Zuma thanks African countries for their support during apartheid

Zuma thanks African countries for their support during apartheid

15 February 2014

President Jacob Zuma has thanked African countries for their unreserved and unconditional support for the struggle that brought the apartheid regime to an end.

Speaking at the 25th Anniversary celebrations of the signing of the Brazzaville Protocol, Zuma said the accord is a historic and memorable occasion in the history of both republics of Congo and Angola, as well as the people of Namibia and South Africa.

Zuma says he hopes the accord would be an inspiration for Sudan to seek a negotiated solution for the conflict that continues to haunt that region. The accord was signed on December 11, 1988 by former foreign minister Pik Botha on behalf of South Africa, Cuban vice-minister of foreign affairs Ricardo Alarcon and Antonio Franca N'Dalu, the then vice-minister of defence of Angola.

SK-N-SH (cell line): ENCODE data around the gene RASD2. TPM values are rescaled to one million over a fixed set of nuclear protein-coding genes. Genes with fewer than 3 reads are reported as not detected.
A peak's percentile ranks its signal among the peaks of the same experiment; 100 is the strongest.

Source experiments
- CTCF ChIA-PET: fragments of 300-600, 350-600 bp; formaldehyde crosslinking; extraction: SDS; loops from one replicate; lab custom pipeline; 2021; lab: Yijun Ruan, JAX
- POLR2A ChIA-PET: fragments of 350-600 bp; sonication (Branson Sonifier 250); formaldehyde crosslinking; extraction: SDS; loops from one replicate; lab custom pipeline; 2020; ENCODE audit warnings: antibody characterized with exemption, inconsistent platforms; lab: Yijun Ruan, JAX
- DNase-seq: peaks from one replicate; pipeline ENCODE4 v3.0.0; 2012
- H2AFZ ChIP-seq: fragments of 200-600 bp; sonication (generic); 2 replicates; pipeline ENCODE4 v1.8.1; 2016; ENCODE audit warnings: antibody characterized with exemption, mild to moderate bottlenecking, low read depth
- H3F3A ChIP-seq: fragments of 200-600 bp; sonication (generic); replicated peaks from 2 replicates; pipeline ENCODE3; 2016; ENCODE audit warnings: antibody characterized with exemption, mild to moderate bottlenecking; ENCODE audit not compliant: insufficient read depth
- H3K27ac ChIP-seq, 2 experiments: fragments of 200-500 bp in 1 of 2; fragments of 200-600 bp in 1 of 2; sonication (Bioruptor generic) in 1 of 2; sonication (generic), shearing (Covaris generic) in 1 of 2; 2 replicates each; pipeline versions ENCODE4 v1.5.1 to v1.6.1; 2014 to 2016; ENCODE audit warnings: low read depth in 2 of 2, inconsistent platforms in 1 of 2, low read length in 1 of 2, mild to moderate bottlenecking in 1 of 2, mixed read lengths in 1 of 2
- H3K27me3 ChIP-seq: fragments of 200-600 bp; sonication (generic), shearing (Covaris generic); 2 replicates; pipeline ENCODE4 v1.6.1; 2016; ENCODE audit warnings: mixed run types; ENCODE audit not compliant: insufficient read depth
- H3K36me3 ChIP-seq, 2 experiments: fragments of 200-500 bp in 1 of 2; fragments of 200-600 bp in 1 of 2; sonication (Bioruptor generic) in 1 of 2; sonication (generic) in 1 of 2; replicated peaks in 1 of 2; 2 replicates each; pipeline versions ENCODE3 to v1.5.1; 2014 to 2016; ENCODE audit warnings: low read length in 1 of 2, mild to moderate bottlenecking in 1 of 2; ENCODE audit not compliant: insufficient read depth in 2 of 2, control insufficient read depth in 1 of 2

The Industrialist and Philanthropist Ivor Ichikowitz says it is important for the future to know the past. "The Brazzaville Accord in itself was the event that kicked off an entire domino effect that resulted in the end of hostility in Angola, the unbanning of the African National Congress (ANC), the independence of Namibia and ultimately the freeing of Nelson Mandela and the fall of apartheid in South Africa," says Ichikowitz.

Ichikowitz says it is very important for us Africans to celebrate such events and and look backwards to key events that define our history. "I think that the 25th anniversary is an opportunity to look back and identify the events as it was led by Africans to bring an African solution," he adds.

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